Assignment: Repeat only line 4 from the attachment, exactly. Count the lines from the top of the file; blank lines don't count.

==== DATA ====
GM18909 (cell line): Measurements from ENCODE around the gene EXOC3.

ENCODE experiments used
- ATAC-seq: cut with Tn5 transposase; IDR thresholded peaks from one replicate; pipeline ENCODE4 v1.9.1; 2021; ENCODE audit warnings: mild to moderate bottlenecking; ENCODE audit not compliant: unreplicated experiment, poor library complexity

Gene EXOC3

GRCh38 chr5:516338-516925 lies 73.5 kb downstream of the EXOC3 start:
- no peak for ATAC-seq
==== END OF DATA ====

Gene EXOC3